LSL, the parent company of mortgage broker network Primis, has said its profits will be slightly lower because the expansion of its broker consolidator has been "slower than expected".
Last year the residential property services provider entered a £200m joint venture with private equity investor Pollen Street Capital to establish mortgage brokerage Pivotal Growth.
Earlier this week the company made its third acquisition, with the deal to buy The Loan Partnership, a specialist mortgage broker based in Hemel Hempstead which focuses on second charge mortgages and bridging finance.
It followed the recent acquisitions of Lifetime Finance Group and Grange Mortgage and Protection Services.
But in an update to shareholders, LSL said: "We were pleased to recently announce the third acquisition by Pivotal Growth.
"Whilst there is a good pipeline of deals, and we remain confident of the medium-term prospects for value creation, completion of acquisitions has been slower than expected, and as a result Pivotal Growth has remained in an investment phase for longer than previously anticipated."
The update continued: "Assuming activity is in line with [our] estimates, overall profit is expected to be slightly behind the record profits posted in 2021, principally reflecting slower than anticipated deal flow in Pivotal Growth, and the limited impact of cost inflation."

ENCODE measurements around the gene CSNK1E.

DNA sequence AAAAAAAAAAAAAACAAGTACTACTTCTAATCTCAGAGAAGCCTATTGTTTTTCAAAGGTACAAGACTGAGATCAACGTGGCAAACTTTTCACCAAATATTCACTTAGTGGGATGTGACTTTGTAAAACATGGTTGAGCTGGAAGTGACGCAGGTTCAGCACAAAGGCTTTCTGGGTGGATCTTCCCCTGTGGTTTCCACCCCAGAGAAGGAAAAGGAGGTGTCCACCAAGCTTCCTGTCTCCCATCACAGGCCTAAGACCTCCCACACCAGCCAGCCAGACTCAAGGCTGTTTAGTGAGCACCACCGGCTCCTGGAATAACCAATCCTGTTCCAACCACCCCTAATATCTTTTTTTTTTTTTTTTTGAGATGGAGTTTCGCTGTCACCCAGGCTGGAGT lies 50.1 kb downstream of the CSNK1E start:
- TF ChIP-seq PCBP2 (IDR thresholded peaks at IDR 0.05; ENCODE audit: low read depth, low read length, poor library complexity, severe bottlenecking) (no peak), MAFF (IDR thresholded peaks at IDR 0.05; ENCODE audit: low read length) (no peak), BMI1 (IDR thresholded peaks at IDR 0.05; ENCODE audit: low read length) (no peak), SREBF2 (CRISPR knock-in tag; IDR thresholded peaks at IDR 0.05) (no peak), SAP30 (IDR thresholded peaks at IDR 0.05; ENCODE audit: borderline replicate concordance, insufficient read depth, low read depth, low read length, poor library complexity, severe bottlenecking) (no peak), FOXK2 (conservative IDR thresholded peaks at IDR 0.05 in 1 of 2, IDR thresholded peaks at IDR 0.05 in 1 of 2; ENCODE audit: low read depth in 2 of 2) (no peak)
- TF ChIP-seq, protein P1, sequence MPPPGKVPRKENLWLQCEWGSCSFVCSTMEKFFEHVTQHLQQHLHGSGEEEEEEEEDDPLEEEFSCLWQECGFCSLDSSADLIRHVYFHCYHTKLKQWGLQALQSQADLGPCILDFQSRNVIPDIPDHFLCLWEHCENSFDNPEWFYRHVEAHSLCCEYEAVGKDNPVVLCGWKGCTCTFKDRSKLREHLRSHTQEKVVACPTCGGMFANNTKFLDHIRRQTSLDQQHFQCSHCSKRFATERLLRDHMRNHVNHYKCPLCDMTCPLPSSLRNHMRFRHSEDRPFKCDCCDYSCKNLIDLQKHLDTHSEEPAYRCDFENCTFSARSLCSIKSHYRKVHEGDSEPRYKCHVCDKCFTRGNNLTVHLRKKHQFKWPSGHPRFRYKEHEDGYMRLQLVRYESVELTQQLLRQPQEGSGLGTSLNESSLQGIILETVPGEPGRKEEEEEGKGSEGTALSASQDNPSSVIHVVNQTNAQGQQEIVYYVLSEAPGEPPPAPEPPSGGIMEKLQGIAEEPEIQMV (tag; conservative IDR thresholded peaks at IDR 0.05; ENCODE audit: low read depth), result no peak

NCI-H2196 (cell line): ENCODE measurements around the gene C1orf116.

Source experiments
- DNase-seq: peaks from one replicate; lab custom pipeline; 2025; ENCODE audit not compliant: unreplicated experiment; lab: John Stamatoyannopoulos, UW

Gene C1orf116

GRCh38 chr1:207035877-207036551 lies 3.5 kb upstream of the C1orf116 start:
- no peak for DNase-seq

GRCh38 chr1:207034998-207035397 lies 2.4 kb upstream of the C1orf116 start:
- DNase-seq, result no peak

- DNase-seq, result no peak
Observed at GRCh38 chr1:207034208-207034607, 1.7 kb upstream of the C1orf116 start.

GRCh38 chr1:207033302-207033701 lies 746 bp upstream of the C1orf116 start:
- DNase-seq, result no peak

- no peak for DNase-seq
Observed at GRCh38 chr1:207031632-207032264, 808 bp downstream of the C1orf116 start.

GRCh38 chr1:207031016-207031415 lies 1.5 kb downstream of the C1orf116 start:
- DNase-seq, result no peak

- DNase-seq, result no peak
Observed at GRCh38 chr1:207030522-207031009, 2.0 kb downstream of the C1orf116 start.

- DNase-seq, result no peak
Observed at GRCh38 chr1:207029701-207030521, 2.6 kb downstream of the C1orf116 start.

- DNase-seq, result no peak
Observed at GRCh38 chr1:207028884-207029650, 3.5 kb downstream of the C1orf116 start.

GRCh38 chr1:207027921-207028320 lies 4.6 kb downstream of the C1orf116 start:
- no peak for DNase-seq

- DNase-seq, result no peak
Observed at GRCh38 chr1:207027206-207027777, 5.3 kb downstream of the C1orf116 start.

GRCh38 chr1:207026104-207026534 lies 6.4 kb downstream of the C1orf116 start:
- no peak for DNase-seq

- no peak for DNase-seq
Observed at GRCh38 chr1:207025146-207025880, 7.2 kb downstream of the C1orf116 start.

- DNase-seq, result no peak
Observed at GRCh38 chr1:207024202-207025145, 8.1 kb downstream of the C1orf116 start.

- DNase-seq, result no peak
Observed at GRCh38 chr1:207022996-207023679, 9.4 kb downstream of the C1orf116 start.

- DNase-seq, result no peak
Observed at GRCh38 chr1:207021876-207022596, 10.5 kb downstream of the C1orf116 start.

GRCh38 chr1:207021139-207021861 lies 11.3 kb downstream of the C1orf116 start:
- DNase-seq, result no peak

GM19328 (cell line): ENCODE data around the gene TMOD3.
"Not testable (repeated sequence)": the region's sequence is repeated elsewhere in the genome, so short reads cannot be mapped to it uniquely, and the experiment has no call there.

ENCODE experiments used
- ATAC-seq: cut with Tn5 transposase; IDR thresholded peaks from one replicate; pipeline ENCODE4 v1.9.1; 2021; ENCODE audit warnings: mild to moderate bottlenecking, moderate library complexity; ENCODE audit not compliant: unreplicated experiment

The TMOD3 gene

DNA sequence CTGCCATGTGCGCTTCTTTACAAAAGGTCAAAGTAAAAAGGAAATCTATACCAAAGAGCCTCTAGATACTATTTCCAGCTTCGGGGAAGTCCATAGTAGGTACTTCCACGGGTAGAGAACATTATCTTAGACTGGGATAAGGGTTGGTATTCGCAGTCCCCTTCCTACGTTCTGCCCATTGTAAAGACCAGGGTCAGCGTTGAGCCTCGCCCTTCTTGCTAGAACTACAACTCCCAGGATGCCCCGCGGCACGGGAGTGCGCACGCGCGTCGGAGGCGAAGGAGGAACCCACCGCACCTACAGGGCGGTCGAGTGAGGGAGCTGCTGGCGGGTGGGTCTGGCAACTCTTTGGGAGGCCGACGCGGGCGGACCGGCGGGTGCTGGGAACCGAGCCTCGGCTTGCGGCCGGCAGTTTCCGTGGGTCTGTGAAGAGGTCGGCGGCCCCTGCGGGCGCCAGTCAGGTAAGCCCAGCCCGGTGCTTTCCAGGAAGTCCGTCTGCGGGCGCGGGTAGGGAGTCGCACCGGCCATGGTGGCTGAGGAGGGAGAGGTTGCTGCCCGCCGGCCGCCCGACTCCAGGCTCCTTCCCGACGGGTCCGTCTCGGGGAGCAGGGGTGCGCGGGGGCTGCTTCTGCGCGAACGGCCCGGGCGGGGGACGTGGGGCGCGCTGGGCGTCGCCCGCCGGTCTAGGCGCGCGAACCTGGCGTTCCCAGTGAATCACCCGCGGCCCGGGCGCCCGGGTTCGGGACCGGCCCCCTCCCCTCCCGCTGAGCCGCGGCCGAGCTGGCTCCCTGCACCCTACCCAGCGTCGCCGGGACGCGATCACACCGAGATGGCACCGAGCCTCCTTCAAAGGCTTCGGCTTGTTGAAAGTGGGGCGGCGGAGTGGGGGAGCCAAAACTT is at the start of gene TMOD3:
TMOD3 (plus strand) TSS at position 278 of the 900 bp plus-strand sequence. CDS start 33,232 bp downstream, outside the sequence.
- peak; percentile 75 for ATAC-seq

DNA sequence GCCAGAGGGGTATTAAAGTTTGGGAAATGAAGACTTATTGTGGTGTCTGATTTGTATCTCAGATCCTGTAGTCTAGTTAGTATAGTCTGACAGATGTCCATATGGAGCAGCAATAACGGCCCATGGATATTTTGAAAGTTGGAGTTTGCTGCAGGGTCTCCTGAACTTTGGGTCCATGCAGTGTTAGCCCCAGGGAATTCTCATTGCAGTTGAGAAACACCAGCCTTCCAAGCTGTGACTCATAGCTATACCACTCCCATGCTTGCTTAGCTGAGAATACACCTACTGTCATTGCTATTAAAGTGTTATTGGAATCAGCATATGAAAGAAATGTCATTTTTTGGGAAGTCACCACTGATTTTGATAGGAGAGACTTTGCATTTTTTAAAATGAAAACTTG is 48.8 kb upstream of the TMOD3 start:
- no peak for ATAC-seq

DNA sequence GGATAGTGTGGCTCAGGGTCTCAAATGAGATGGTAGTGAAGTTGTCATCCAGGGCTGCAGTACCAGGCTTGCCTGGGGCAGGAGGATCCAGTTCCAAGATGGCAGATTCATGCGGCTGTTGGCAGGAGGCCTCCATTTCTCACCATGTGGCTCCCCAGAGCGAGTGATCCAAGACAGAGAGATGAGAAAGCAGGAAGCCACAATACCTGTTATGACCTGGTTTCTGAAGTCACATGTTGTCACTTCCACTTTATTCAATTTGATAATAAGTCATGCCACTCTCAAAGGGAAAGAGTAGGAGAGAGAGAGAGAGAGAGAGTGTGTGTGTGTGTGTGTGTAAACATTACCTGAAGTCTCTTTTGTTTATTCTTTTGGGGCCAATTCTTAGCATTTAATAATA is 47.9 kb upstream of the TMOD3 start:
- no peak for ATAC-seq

LSL has committed up to £33.5m to support the acquisition of mortgage advice firms to be made by Pivotal Growth, while Pollen Street Capital has committed up to £62.4m.
The investment by both parties will be supplemented with external debt finance in Pivotal Growth to fund purchases.
LSL added in its update that residential pipeline conversation rates were "extremely slow" due to industry-wide capacity issues in conveyancing.
The company said the residential sales exchange pipeline now stands at nearly record levels, having increased by more than £4m since the beginning of the year.
LSL said: "We have yet to see clear evidence of a sustained improvement in residential pipeline conversion and should the current slow conversion rates across the market persist or fall throughs increase, then more significant pressure would be placed on profits in our estate agency division and to a lesser extent in our financial services businesses."